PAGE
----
U.S. says preemie study didn’t fully disclose risks
WASHINGTON (AP) -- Federal health officials say the parents of premature babies enrolled in a study of oxygen treatment several years ago weren’t properly informed of the risks: a kind of blindness or death.
Oxygen has been a mainstay of treatment for very premature babies. But too much has long been known to cause a kind of blindness called retinopathy of prematurity, and too little can increase risk of death. The study in question enrolled 1,300 babies at 23 hospitals between 2005 and 2009, to hunt the best dose somewhere in between.
Standard practice at that time was to use a particular range of oxygen, and researchers in the study, funded by the National Institutes of Health, randomly assigned babies to receive either the low end or the high end of that range.
The study’s stated intent was to determine how much oxygen minimized the chances of blindness without increasing the risks of other problems including death or brain damage. The problem: The informed consent document that parents had to sign to enroll didn’t spell out those risks, according to the government’s Office for Human Research Protections.
In a letter to the University of Alabama at Birmingham, which led the study, the government agency concluded the research had violated regulations requiring that patients be fully informed of the risks of a clinical trial. The March 7 letter, which was publicized Wednesday by the consumer advocacy group Public Citizen, asked the university to take steps to ensure consent forms in future studies outline all the risks.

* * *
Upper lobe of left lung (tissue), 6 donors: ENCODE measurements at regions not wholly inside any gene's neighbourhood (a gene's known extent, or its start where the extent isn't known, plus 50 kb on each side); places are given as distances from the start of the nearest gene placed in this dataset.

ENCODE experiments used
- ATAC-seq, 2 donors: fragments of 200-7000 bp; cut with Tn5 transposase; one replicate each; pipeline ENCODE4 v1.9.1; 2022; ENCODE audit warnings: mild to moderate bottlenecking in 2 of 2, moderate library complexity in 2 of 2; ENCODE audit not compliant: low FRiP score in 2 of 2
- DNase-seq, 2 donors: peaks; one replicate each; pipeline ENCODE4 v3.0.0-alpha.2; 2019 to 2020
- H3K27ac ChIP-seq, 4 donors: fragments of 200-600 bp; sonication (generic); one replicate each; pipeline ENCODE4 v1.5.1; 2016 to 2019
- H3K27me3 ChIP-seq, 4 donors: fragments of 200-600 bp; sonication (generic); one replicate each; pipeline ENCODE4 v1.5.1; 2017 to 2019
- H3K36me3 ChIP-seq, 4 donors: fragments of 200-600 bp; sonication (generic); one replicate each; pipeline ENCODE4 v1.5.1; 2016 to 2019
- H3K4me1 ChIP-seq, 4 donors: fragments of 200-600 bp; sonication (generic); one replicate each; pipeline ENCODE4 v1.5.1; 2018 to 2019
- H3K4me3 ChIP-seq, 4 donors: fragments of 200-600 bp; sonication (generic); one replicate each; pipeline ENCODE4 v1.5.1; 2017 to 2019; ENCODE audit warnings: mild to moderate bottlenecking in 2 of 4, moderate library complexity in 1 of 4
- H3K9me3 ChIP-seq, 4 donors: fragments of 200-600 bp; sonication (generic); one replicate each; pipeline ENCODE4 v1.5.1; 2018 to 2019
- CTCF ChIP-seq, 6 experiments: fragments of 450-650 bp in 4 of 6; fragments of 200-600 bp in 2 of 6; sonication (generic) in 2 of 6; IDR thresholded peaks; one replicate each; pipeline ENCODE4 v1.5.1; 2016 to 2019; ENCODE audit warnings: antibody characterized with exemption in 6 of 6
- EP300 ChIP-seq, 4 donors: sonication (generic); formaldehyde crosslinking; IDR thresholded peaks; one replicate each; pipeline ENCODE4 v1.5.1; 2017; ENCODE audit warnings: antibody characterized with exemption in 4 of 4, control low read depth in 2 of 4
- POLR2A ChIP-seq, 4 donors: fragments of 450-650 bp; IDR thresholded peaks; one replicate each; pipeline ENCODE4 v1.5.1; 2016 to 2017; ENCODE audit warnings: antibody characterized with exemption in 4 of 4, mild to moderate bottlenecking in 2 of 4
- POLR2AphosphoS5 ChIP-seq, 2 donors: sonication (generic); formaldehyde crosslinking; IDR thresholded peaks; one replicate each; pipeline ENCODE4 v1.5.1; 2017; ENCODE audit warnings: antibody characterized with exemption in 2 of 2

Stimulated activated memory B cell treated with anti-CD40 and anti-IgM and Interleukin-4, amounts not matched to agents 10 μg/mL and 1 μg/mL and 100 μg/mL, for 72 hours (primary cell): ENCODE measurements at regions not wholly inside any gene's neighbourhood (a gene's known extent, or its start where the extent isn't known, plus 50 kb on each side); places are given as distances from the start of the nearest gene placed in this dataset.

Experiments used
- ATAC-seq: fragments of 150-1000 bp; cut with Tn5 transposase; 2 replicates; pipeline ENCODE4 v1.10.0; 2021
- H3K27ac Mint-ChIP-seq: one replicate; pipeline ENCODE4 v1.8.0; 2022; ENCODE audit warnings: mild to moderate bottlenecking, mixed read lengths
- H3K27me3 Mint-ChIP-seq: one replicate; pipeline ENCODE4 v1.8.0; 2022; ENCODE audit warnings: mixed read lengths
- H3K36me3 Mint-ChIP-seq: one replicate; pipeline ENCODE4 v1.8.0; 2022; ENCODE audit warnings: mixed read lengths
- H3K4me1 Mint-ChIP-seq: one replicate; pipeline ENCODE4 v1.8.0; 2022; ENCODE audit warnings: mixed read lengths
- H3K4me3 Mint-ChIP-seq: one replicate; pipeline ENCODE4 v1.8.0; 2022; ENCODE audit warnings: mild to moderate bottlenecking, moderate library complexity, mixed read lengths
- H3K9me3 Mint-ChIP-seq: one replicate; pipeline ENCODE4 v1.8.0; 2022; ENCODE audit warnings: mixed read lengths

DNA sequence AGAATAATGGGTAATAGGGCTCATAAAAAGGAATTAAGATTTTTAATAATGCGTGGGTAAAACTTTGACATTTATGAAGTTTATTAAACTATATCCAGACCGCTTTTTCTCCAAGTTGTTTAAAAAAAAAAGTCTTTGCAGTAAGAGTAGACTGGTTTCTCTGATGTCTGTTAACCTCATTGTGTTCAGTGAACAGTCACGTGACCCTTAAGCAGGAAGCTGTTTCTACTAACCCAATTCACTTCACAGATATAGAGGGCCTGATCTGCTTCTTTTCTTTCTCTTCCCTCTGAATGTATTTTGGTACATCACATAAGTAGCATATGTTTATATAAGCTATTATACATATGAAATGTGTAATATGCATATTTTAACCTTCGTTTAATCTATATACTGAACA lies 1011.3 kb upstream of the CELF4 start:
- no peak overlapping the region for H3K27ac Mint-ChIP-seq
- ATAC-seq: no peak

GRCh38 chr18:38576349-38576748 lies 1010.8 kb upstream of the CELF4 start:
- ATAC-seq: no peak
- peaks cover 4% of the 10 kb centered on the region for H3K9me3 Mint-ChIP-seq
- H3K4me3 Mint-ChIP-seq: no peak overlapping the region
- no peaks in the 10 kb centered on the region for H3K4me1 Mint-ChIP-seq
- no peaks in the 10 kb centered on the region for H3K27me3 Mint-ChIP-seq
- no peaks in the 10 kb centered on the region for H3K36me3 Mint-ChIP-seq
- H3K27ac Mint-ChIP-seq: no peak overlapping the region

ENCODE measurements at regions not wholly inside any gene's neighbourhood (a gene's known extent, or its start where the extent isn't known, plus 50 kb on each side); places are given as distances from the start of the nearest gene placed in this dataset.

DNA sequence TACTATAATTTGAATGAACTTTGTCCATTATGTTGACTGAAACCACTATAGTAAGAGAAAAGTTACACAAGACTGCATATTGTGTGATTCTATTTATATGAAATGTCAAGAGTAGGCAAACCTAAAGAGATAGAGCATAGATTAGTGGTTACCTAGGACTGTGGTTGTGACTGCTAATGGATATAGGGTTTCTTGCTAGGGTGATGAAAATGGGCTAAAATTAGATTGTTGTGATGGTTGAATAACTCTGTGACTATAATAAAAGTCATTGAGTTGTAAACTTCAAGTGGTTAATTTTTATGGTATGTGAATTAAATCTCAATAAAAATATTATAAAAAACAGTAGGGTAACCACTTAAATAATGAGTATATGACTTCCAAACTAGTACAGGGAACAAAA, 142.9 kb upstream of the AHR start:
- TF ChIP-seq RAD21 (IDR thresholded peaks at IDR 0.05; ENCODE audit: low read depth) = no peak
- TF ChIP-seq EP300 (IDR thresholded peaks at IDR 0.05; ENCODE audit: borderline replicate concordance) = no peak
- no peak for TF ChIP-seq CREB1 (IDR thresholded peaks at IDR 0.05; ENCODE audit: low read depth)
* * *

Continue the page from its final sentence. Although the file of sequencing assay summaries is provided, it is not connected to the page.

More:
In a statement, university’s vice president for research Richard Marchase said although slightly more babies who received lower-dose oxygen in the study died, those death rates still were lower than was usual for premature babies getting standard care at the time.
But, "we will ensure that any future consent form clearly delineates risks to all arms of a study as completely as possible, including studies in which all arms are operating within the accepted standard of clinical care," Marchase wrote.
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